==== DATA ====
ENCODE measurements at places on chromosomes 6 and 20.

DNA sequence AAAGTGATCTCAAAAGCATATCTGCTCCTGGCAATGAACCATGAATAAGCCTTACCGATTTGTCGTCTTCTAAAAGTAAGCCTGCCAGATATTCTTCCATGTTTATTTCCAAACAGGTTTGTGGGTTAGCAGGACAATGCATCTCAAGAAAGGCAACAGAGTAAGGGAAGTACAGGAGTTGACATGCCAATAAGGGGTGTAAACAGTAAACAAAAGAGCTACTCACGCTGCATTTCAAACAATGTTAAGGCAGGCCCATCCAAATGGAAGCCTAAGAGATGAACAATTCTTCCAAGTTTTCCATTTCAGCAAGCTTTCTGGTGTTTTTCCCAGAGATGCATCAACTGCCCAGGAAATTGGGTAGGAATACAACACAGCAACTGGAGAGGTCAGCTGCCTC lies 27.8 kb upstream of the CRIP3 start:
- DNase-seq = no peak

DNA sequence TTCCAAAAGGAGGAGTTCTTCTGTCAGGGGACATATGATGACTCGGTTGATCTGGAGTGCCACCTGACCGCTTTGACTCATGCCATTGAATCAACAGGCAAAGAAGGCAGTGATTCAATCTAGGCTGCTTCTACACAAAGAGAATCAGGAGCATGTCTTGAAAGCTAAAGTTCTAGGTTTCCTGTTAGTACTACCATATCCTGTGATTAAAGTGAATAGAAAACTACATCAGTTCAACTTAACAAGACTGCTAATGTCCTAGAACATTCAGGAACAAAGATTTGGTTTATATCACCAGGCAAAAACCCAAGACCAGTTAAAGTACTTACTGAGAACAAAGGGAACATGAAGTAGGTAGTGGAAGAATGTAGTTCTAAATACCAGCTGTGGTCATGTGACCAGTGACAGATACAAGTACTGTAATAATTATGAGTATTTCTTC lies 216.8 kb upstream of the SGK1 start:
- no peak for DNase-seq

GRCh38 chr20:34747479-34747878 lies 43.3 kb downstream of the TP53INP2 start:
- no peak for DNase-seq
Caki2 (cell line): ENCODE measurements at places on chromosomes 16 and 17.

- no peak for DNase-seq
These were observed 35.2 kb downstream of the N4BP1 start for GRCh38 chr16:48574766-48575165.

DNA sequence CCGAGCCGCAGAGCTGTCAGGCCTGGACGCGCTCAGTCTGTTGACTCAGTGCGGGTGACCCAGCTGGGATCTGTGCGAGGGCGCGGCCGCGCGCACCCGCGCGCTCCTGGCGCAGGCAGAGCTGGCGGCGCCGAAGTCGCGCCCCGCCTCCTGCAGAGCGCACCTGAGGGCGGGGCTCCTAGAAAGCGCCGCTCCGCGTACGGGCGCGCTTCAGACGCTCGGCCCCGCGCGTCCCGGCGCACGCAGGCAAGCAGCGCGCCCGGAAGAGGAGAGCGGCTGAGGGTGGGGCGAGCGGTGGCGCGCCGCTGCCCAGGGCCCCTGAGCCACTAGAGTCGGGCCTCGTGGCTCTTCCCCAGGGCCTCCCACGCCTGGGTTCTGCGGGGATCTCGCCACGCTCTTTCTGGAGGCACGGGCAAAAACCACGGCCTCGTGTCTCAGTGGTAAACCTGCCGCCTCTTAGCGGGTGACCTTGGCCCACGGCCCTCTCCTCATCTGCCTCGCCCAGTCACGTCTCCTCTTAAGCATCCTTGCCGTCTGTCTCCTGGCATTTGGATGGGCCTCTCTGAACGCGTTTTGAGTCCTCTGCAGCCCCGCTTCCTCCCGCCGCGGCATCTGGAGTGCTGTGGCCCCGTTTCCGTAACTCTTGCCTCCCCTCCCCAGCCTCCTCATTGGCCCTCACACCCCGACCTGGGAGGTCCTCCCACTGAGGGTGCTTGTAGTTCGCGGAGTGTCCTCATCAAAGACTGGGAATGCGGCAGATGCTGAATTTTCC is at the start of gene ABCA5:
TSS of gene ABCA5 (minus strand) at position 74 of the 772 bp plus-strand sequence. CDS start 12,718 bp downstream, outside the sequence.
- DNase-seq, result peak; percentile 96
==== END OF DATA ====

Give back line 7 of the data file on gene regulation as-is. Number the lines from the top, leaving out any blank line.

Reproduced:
- no peak for DNase-seq